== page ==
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The problem is, although languages have been compulsory at KS2 since 2014, any language, ancient or modern, may be taught, resulting in a range of different language knowledge entering our Year 7 classrooms. Sometimes pupils have been taught by a language specialist in a set slot, sometimes by the classroom teacher who is struggling to balance all the other requirements leading up to SATs or entrance exams, and the language element is often the first to be forgotten. Some schools introduce a language in Reception, others wait until it is compulsory in Year 3. How do you even begin to bring this range of experience together? Up until now, the answer has simply been: start again!

The obvious downside of teaching languages at all in primary is that when it is taught badly, children are switched off before they even reach secondary. However, this age group are clearly more open to new sounds and ways of communicating and if it is taught well, it undeniably enhances the academic breadth of the primary curriculum and instigates a desire to become proficient in any language. While most private schools are fortunate enough to have a language specialist, surely a budget for languages should have been a prerequisite before the government announced that every school should provide language teaching?

The first stride towards consistency could be to insist that every primary school in a given area teach the same language. No, don’t groan and stop reading – I’m not actually going to suggest that as a viable solution. Teachers who find teaching a language alien enough already are not going to want to be forced into teaching a language that they know nothing about. At least if they learnt French at school, they have a better chance of conveying some of its nuances than struggling with a new tongue, like Mandarin!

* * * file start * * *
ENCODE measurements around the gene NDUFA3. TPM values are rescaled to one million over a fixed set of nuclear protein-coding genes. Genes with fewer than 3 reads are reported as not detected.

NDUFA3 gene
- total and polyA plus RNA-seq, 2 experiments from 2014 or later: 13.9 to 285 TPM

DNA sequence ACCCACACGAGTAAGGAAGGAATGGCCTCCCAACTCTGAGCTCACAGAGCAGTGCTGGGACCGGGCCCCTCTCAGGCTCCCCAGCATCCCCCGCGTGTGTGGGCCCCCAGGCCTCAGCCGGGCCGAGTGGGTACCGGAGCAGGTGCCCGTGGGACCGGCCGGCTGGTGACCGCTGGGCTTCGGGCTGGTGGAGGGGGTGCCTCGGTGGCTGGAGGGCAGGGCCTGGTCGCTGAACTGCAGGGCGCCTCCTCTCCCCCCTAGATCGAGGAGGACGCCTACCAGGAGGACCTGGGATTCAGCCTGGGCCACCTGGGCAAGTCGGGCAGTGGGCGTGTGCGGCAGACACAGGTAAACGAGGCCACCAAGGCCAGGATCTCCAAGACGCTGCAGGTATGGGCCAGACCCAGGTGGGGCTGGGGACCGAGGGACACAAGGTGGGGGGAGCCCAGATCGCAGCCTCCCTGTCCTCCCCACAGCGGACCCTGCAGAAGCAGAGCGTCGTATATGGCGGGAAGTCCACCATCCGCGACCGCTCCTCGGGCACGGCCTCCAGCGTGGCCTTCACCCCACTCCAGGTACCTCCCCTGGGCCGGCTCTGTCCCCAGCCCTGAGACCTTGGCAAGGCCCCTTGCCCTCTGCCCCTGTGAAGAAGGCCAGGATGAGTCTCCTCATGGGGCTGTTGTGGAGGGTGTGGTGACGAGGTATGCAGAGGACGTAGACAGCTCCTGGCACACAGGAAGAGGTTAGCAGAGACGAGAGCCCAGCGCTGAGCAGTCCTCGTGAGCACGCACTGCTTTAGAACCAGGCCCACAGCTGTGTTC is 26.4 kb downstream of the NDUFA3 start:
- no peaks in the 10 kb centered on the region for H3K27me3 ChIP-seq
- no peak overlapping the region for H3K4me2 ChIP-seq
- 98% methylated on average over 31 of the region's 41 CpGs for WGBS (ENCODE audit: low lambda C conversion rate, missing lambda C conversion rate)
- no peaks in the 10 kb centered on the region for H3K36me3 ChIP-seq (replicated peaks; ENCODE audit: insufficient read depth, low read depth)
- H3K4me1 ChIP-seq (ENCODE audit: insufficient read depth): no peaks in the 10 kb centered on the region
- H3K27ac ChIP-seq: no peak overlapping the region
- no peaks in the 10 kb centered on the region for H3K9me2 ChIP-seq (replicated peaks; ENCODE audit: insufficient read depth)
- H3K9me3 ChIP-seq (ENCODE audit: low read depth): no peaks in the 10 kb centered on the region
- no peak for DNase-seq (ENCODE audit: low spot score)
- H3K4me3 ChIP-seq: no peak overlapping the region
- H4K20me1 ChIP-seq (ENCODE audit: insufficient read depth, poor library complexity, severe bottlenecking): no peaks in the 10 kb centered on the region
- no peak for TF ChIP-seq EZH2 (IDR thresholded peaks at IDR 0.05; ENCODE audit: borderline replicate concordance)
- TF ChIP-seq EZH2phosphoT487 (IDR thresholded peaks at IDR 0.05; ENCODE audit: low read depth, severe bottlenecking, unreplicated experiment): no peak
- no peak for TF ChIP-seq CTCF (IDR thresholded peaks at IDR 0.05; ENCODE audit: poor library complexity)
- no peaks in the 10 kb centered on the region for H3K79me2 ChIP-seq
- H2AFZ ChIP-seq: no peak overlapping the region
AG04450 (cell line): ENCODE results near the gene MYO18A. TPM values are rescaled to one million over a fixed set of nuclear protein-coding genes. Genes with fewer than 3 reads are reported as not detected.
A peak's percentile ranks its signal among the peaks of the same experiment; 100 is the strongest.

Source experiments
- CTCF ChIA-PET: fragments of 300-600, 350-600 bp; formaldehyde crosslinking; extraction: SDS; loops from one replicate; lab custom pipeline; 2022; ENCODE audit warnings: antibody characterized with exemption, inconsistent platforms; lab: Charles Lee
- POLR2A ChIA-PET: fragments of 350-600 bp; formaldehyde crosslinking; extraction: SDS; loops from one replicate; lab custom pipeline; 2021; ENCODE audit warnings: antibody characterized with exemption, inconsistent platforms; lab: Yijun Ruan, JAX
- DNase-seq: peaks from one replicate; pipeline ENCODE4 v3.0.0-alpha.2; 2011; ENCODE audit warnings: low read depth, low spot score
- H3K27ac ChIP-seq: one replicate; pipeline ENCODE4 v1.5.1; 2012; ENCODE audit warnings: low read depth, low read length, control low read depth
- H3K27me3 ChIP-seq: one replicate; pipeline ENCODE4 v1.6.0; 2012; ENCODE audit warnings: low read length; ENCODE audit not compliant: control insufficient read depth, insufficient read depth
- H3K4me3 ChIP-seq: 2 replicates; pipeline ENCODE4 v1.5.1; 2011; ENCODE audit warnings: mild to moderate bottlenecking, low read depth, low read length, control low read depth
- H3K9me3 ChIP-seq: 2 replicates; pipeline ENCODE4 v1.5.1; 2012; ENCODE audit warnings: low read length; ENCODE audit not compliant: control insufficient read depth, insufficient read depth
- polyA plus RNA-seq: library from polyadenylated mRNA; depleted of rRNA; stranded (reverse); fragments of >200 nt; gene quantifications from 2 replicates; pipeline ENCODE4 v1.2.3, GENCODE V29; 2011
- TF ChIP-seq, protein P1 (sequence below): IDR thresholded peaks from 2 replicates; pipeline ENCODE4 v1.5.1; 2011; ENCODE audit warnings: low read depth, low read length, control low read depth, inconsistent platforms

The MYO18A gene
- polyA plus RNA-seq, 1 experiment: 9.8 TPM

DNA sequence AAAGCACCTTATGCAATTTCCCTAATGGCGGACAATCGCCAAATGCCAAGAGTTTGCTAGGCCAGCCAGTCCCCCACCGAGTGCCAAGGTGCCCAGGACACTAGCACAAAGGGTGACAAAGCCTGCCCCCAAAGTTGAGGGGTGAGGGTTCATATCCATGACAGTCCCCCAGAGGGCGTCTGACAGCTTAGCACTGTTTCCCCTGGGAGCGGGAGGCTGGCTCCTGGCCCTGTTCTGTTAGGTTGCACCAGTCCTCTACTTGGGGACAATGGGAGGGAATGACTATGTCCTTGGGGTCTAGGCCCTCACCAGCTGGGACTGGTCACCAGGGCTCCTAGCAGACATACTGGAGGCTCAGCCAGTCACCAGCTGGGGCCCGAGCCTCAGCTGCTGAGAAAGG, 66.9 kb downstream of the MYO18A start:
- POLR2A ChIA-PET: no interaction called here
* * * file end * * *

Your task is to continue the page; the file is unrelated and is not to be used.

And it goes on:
A love of languages has to be a common goal. The language teacher needs to model a good accent and fluency, just as a good Maths teacher will handle numbers efficiently and confidently. I do believe that grammar can, and should be taught at primary school if we hope to get our children to any sort of fluency by the time they finish their language studies.

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I think the main responsibility lies with secondary schools. More liaison with primary schools about what has been taught is essential and above all, pupils need to be set so that those who have a sound knowledge already can be fast-tracked, while those who have done less can have a chance to catch up. Offering brand new languages gives children a positive, fresh start, while still allowing them to use some of their previously acquired language skills, such as verb conjugations and genders.

So if you are a parent reading this, I strongly advise you to ask your secondary school what their policy is in languages. Do they check what has previously been covered at primary level? Do they set their pupils as soon as possible? Is there an option to fast track and take a language GCSE early? And, if so, what is put in place for those students once they have taken their GCSE so that they can further advance their language skills? These should be basic considerations if we are to stand any hope of keeping up with our European counterparts in languages.
Let’s not forget that we teach languages in order to give our future citizens passports to other cultures and societies. We don’t want to turn language learning into an arduous task that has to be endured over and over again. Let’s revitalise the curriculum, provide consistency, build on previous learning and challenge ourselves to make our children true linguists.